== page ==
Prof. Hunsicker returned to the issue of looking at next year’s budget. Acknowledging the temptation to spend all the money appropriated by the state, he suggested that if we predict a reduction, then we should budget for less than the projected amount. Provost Whitmore clarified that they are budgeting with a cut in mind.  Also, the New York Times had reported that the recession is over.  But, it is wishful thinking to plan that our economy will turn around.  In the meantime they are consulting with faculty and staff, with expectation of a smaller budget for next year. Prof. Tachau pointed out that the line items like the Hygienic Lab that have sustained cuts include Care for the Indigent.  She asked whether we could reallocate funding to maintain full funding for that.  Provost Whitmore answered that it is complicated: The state gives some money to cover health costs for people who can’t pay.  What we do is take all who come, and figure out later how to pay for it.  Prof. Lynch observed that we are being very reactive, and asked whether we would be better off to be proactive.  He suggested that we show what we will do, then go to the legislature with our plans.  Provost Whitmore agreed to consider that tactic.  He had previously been at a university where he had been told to plan for a 5% cut, a 10% cut, and so on.  He hadn’t liked doing that, especially for the bad cuts, which never happened, and planning for them just made for bad morale.  But maybe something like that could be beneficial.  Prof. Manderscheid observed that in other states, there have been midyear tuition increases, and asked whether we have tried to do this.  Provost Whitmore answered that current state policy prevents it.  They have not considered attacking that issue, and if they did, it would still be several years before it could be utilized.  He offered the encouragement that the history of Iowa is that, when the economy turns around (and it always has), the support of the university has been restored.  Of course, this is by far the worst that he has seen.  

President Bhattacharjee observed that this state, which has supported higher education for many years, is changing.  These budget cuts are making people plan ahead.  The danger of going too far out in making budget cutting plans public is that they can become self-fulfilling prophecies.  He asked how long we can play the game of “the university is doing fine, let’s cut some more.”  The signs of loss of quality are obvious: significant loss of faculty and staff, larger classes, loss of research support.  He has been told often by Vice President True that we have two golden geese: indirect costs and out-of-state tuition.  The challenge is to leverage these golden geese without going so far as to hurt them.  We are on our way to becoming a more private university.  The challenge is how we can balance the missions of a public university and the increasing pressures of privatization.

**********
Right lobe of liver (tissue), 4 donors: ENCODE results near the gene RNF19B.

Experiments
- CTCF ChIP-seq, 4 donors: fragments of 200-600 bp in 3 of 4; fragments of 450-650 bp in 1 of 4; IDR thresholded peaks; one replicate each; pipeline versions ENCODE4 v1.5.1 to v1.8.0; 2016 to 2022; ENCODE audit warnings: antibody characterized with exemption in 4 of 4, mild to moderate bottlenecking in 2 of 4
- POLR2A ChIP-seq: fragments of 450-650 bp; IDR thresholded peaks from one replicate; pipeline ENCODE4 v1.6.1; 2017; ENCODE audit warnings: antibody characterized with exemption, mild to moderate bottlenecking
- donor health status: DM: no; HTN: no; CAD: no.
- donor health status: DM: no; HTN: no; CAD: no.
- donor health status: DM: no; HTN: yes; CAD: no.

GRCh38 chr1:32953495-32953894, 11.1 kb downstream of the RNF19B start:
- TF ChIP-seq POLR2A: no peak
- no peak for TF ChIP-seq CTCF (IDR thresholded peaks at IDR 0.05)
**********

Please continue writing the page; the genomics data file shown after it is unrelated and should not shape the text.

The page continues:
Referring to the Faculty Welfare Committee report, President Bhattacharjee stated that a large fraction of faculty feel that they do not have input into budget decisions.  The Carlson Committee, appointed by President Coleman, has made a number of thoughtful suggestions, including the appointment of a charter committee, in a manner similar to FRIC, with long-term memberships.  He asked for the Senate’s input on the issues this charter committee should address.  He reviewed other recommendations of the Faculty Welfare Committee report.  He urged the Senate to think about how we need to redefine ourselves, without putting to risk our research funding and out-of-state tuition. He asked if more departments should consider leveraging research funds, where possible, to pay for faculty salaries, and thus use grant money to leverage extra faculty lines.  This is already being done in some Colleges, and cannot be done for every department, but is an idea worth considering.  

B.      HF 2061: Faculty Member on the Board of Regents 

President Bhattacharjee brought the Senate up to date on this proposal.  Representative Barbara Finch of Ames had attended a special meeting of the isu Faculty Senate with local legislators last fall.  As a result, Rep. Finch came up with the idea for an additional member of the Board of Regents who would be a faculty member. The ISU Faculty Senate President Christie Pope convened a meeting where this proposal was immediately passed.  The proposal also passed at UNI, but in our Faculty Council the tide was against it.  President Bhattacharjee reported our concerns to Rep. Finch, who sent back a modified proposal.  The proposal has not gone very far, in part because we were against it, and the Board of Regents was against it.  Rep. Finch did a vote count, which didn’t look good, so she didn’t pursue it any further this year.  President Bhattacharjee reported that Pope will be invited to talk to the Faculty Council.  For this year, the proposal is tabled.